LivingPapillomavirus: the vaccine prevented 90% of cervical tumors

Papillomavirus: the vaccine prevented 90% of cervical tumors

It is estimated that 80% of sexually active people have been (or will be) in contact with some of the types of human papillomavirus (HPV) throughout their lives. This does not necessarily mean that a pathology will develop: only some papillomaviruses cause tumors of the vulva, anus, the cervix, the penis and the mouth, among others; in addition to various benign genital warts.

The usual thing is that some of the types of papillomavirus coexist with the infected person without presenting symptoms throughout their twenties, and the organism ends up eliminating the virus by itself. In many cases, the individual in question will never even be aware of the presence of this virus.

However, as we have mentioned, some types can seriously endanger the health of the affected person, and even his life. For this reason, the HPV vaccine is indicated for both boys and girls between 9 and 14 years of age ; and also for people under the age of 26 who have not received the vaccine during their adolescence.

With a strong commitment to preventing some types of cancer, many countries, mainly high-income and upper-middle-income countries, have implemented vaccination programs against the human papillomavirus (HPV). 47 million women received the full three-dose vaccine cycle in 2014.

Now, international efforts are being rewarded: the effectiveness of the vaccine has been supported by a large international study, which has evaluated 18,247 patients from 50 countries. The result has been more than satisfactory: the papilloma vaccine would have managed to prevent 90% of cervical tumors; and, globally, half of all associated cancers.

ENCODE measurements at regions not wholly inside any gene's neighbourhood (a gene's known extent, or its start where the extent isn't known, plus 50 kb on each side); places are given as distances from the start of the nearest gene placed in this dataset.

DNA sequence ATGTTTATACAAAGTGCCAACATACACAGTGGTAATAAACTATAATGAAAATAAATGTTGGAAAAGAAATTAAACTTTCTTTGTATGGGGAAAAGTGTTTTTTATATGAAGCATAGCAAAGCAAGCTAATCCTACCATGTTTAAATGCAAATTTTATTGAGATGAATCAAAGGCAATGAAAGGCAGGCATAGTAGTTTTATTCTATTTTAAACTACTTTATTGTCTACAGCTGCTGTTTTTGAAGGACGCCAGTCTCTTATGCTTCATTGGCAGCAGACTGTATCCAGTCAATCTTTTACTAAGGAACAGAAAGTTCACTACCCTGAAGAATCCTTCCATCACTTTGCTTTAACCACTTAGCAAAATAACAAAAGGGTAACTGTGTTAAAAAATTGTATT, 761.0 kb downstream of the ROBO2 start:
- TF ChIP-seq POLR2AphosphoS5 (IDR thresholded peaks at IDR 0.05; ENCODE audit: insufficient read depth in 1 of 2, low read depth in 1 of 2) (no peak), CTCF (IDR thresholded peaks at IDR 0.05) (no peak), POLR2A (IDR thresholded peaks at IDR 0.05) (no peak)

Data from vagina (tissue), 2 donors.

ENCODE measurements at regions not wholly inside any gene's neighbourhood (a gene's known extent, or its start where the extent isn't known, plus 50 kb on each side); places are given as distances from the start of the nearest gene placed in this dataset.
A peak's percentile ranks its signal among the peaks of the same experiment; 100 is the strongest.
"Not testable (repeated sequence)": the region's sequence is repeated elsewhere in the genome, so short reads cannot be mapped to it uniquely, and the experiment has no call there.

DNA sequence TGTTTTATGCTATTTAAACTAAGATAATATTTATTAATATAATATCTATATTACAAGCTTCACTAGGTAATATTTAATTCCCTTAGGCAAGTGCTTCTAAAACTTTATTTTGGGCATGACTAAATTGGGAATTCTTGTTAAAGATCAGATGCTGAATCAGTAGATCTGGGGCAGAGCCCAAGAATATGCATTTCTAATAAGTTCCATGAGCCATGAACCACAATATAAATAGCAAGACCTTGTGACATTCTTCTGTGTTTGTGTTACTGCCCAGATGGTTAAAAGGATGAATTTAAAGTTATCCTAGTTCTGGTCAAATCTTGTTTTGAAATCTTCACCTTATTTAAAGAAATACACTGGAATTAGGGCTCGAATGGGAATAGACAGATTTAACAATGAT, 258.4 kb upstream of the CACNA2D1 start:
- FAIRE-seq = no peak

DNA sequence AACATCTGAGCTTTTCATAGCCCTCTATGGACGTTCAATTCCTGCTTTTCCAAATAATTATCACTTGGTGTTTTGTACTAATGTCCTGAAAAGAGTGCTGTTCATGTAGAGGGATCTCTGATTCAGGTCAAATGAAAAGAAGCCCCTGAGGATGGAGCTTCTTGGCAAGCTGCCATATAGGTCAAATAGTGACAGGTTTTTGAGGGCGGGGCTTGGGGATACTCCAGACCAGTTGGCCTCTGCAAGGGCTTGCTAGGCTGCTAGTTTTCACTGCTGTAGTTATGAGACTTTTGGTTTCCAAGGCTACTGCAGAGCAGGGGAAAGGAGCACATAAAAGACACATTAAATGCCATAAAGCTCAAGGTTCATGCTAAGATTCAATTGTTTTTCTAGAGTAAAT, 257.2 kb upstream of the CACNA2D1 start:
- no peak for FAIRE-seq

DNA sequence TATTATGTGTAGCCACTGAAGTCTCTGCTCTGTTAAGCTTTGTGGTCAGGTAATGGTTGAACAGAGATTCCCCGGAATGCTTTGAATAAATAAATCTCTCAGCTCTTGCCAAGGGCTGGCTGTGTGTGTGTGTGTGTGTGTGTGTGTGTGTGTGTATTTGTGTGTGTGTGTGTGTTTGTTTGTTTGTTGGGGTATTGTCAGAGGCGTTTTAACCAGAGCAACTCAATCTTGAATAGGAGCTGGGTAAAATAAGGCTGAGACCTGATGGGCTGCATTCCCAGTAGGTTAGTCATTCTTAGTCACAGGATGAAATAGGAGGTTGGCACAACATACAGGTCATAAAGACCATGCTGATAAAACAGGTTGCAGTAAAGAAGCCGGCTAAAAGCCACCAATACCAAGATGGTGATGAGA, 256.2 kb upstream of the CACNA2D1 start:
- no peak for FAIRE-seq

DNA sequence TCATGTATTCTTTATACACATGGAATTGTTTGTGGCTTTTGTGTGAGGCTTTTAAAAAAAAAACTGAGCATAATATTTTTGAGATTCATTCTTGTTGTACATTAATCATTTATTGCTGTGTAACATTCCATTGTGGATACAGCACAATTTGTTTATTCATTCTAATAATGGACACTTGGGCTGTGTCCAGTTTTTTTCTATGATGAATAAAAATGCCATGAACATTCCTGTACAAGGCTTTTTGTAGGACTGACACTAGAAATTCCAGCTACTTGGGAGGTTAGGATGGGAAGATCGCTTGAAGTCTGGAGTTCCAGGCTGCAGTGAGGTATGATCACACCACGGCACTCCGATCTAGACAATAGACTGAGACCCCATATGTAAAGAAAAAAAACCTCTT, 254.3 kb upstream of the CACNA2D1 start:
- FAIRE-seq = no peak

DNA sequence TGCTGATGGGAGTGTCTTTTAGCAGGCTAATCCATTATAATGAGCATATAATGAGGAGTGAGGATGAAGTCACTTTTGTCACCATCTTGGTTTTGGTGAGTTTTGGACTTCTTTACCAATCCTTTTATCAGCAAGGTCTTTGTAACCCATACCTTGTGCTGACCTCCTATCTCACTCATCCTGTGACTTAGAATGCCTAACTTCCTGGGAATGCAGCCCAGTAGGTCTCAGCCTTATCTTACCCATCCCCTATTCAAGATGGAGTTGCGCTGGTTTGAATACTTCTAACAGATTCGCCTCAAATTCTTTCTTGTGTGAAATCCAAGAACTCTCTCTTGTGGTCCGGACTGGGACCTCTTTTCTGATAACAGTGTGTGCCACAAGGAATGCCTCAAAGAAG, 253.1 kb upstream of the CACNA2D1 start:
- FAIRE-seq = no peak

To assess the potential impact of HPV vaccines in reducing papillomavirus-related disease, scientists estimated the distribution of HPV type and the burden of vulvar, anal, and head and neck cancers attributable to the types of papillomavirus that can cause them, (types 16, 18, 31, 33, 45, 52, 58, 6 and 11).

This is what cervical cancer looks like under light microscopy./iStock

“Our estimates suggest a potential impact of the HPV vaccine in reducing about 90% of cervical cancer cases and an overall 50% reduction in all cases at HPV-related cancer sites, ” is the conclusion of the researchers, who have reflected in a paper published by the journal Cancer Spectrum.

HPV increases its prevalence

Although it is excellent news that the vaccine is effective in minimizing the incidence of these types of cancer, the human papilloma virus, in its different variants, is progressively spreading through the population.

In cancers that affect the oral cavity, such as the larynx, the researchers also isolated the other risk factors, such as smoking. In doing so, they realized a worrying fact: the study authors warn that the change in sexual and health habits is increasing the prevalence of HPV and, therefore, the prevalence of papillomaviruses as the main cause of these tumors.

Article reference:

Silvia de Sanjosé, Beatriz Serrano, Sara Tous, Maria Alejo, Belén Lloveras, Beatriz Quirós, Omar Clavero, August Vidal, Carla Ferrándiz-Pulido, Miquel Ángel Pavón, Dana Holzinger, Gordana Halec, Massimo Tommasino, Wim Quint, Michael Pawlita, Nubia Muñoz, Francesc Xavier Bosch, Laia Alemany, RIS HPV TT, VVAP and Head and Neck study groups. Burden of Human Papillomavirus (HPV) -Related Cancers Attributable to HPVs 6/11/16/18/31/33/45/52 and 58. JNCI Cancer Spectrum, Volume 2, Issue 4, October 2018, pky045, https: //

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